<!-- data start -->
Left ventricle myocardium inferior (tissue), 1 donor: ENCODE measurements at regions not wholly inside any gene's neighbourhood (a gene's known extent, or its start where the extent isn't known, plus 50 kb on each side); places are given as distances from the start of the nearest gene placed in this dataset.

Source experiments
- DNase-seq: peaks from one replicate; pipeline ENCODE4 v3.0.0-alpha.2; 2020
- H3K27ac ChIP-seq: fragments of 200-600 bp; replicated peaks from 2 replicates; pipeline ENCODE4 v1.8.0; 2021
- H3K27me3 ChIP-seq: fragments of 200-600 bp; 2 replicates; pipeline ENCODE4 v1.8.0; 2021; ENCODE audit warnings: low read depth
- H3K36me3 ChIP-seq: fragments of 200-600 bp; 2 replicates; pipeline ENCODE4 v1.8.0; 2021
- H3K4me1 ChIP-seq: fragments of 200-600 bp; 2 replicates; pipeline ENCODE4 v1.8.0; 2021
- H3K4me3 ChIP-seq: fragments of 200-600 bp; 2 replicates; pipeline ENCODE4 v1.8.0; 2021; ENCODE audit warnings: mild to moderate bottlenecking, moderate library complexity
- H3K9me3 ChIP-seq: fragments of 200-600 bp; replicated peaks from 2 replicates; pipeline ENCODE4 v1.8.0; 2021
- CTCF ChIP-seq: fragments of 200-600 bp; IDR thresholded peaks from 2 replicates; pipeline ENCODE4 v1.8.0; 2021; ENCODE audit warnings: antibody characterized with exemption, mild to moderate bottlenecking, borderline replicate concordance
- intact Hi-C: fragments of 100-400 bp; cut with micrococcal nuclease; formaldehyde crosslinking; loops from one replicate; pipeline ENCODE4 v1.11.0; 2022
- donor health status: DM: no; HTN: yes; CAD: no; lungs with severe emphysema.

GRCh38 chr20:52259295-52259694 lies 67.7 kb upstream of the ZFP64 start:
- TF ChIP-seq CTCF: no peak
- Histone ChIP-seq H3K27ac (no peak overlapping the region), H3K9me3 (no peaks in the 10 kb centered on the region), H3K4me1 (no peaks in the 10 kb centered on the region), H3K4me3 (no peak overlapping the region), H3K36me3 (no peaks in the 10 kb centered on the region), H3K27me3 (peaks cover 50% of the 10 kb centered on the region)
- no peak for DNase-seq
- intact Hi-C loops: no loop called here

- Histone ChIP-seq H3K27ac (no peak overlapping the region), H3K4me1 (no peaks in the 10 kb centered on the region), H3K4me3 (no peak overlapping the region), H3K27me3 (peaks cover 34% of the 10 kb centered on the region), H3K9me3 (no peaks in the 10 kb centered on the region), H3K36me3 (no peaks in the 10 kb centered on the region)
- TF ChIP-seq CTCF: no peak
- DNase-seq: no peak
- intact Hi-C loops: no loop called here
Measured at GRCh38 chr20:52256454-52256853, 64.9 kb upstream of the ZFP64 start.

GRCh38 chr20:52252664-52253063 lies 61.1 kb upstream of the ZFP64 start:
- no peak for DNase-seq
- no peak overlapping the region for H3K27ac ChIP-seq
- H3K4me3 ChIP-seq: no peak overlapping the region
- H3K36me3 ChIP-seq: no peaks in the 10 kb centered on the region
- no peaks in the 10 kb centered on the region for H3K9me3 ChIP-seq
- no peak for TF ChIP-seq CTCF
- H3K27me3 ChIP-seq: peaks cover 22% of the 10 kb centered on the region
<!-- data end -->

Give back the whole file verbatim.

Left ventricle myocardium inferior (tissue), 1 donor: ENCODE measurements at regions not wholly inside any gene's neighbourhood (a gene's known extent, or its start where the extent isn't known, plus 50 kb on each side); places are given as distances from the start of the nearest gene placed in this dataset.

Source experiments
- DNase-seq: peaks from one replicate; pipeline ENCODE4 v3.0.0-alpha.2; 2020
- H3K27ac ChIP-seq: fragments of 200-600 bp; replicated peaks from 2 replicates; pipeline ENCODE4 v1.8.0; 2021
- H3K27me3 ChIP-seq: fragments of 200-600 bp; 2 replicates; pipeline ENCODE4 v1.8.0; 2021; ENCODE audit warnings: low read depth
- H3K36me3 ChIP-seq: fragments of 200-600 bp; 2 replicates; pipeline ENCODE4 v1.8.0; 2021
- H3K4me1 ChIP-seq: fragments of 200-600 bp; 2 replicates; pipeline ENCODE4 v1.8.0; 2021
- H3K4me3 ChIP-seq: fragments of 200-600 bp; 2 replicates; pipeline ENCODE4 v1.8.0; 2021; ENCODE audit warnings: mild to moderate bottlenecking, moderate library complexity
- H3K9me3 ChIP-seq: fragments of 200-600 bp; replicated peaks from 2 replicates; pipeline ENCODE4 v1.8.0; 2021
- CTCF ChIP-seq: fragments of 200-600 bp; IDR thresholded peaks from 2 replicates; pipeline ENCODE4 v1.8.0; 2021; ENCODE audit warnings: antibody characterized with exemption, mild to moderate bottlenecking, borderline replicate concordance
- intact Hi-C: fragments of 100-400 bp; cut with micrococcal nuclease; formaldehyde crosslinking; loops from one replicate; pipeline ENCODE4 v1.11.0; 2022
- donor health status: DM: no; HTN: yes; CAD: no; lungs with severe emphysema.

GRCh38 chr20:52259295-52259694 lies 67.7 kb upstream of the ZFP64 start:
- TF ChIP-seq CTCF: no peak
- Histone ChIP-seq H3K27ac (no peak overlapping the region), H3K9me3 (no peaks in the 10 kb centered on the region), H3K4me1 (no peaks in the 10 kb centered on the region), H3K4me3 (no peak overlapping the region), H3K36me3 (no peaks in the 10 kb centered on the region), H3K27me3 (peaks cover 50% of the 10 kb centered on the region)
- no peak for DNase-seq
- intact Hi-C loops: no loop called here

- Histone ChIP-seq H3K27ac (no peak overlapping the region), H3K4me1 (no peaks in the 10 kb centered on the region), H3K4me3 (no peak overlapping the region), H3K27me3 (peaks cover 34% of the 10 kb centered on the region), H3K9me3 (no peaks in the 10 kb centered on the region), H3K36me3 (no peaks in the 10 kb centered on the region)
- TF ChIP-seq CTCF: no peak
- DNase-seq: no peak
- intact Hi-C loops: no loop called here
Measured at GRCh38 chr20:52256454-52256853, 64.9 kb upstream of the ZFP64 start.

GRCh38 chr20:52252664-52253063 lies 61.1 kb upstream of the ZFP64 start:
- no peak for DNase-seq
- no peak overlapping the region for H3K27ac ChIP-seq
- H3K4me3 ChIP-seq: no peak overlapping the region
- H3K36me3 ChIP-seq: no peaks in the 10 kb centered on the region
- no peaks in the 10 kb centered on the region for H3K9me3 ChIP-seq
- no peak for TF ChIP-seq CTCF
- H3K27me3 ChIP-seq: peaks cover 22% of the 10 kb centered on the region